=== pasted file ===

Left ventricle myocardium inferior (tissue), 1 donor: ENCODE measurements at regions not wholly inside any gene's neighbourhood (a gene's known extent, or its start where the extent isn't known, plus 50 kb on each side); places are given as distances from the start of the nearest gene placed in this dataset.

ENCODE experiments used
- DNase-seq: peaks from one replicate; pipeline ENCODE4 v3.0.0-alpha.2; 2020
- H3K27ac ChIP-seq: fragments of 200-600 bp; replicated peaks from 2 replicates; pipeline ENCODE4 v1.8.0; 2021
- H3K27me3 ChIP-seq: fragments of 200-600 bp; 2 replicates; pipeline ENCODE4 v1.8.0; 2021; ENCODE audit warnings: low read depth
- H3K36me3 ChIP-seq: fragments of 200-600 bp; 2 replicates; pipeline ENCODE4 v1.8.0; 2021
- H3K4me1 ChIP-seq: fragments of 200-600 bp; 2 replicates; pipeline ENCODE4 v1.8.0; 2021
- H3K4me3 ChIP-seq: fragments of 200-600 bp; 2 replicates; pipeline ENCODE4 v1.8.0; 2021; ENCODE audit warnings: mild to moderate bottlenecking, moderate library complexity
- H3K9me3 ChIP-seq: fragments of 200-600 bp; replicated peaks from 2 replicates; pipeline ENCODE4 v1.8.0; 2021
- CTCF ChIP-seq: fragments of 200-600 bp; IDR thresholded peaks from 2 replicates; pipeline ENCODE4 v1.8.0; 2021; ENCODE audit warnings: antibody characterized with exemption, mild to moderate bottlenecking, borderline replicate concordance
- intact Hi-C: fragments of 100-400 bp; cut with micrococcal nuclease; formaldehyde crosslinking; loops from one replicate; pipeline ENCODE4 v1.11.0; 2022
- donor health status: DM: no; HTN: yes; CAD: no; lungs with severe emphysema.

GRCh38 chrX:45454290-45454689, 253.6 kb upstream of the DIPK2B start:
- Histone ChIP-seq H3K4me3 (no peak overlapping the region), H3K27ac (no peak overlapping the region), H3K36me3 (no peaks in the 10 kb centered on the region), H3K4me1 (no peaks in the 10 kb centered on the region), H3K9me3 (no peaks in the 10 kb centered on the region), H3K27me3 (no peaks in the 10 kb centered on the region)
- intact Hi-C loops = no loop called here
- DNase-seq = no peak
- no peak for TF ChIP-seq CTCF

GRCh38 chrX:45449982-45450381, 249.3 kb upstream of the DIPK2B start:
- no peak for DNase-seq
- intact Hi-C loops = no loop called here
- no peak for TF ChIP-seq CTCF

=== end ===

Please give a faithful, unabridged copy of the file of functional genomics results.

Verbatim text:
Left ventricle myocardium inferior (tissue), 1 donor: ENCODE measurements at regions not wholly inside any gene's neighbourhood (a gene's known extent, or its start where the extent isn't known, plus 50 kb on each side); places are given as distances from the start of the nearest gene placed in this dataset.

ENCODE experiments used
- DNase-seq: peaks from one replicate; pipeline ENCODE4 v3.0.0-alpha.2; 2020
- H3K27ac ChIP-seq: fragments of 200-600 bp; replicated peaks from 2 replicates; pipeline ENCODE4 v1.8.0; 2021
- H3K27me3 ChIP-seq: fragments of 200-600 bp; 2 replicates; pipeline ENCODE4 v1.8.0; 2021; ENCODE audit warnings: low read depth
- H3K36me3 ChIP-seq: fragments of 200-600 bp; 2 replicates; pipeline ENCODE4 v1.8.0; 2021
- H3K4me1 ChIP-seq: fragments of 200-600 bp; 2 replicates; pipeline ENCODE4 v1.8.0; 2021
- H3K4me3 ChIP-seq: fragments of 200-600 bp; 2 replicates; pipeline ENCODE4 v1.8.0; 2021; ENCODE audit warnings: mild to moderate bottlenecking, moderate library complexity
- H3K9me3 ChIP-seq: fragments of 200-600 bp; replicated peaks from 2 replicates; pipeline ENCODE4 v1.8.0; 2021
- CTCF ChIP-seq: fragments of 200-600 bp; IDR thresholded peaks from 2 replicates; pipeline ENCODE4 v1.8.0; 2021; ENCODE audit warnings: antibody characterized with exemption, mild to moderate bottlenecking, borderline replicate concordance
- intact Hi-C: fragments of 100-400 bp; cut with micrococcal nuclease; formaldehyde crosslinking; loops from one replicate; pipeline ENCODE4 v1.11.0; 2022
- donor health status: DM: no; HTN: yes; CAD: no; lungs with severe emphysema.

GRCh38 chrX:45454290-45454689, 253.6 kb upstream of the DIPK2B start:
- Histone ChIP-seq H3K4me3 (no peak overlapping the region), H3K27ac (no peak overlapping the region), H3K36me3 (no peaks in the 10 kb centered on the region), H3K4me1 (no peaks in the 10 kb centered on the region), H3K9me3 (no peaks in the 10 kb centered on the region), H3K27me3 (no peaks in the 10 kb centered on the region)
- intact Hi-C loops = no loop called here
- DNase-seq = no peak
- no peak for TF ChIP-seq CTCF

GRCh38 chrX:45449982-45450381, 249.3 kb upstream of the DIPK2B start:
- no peak for DNase-seq
- intact Hi-C loops = no loop called here
- no peak for TF ChIP-seq CTCF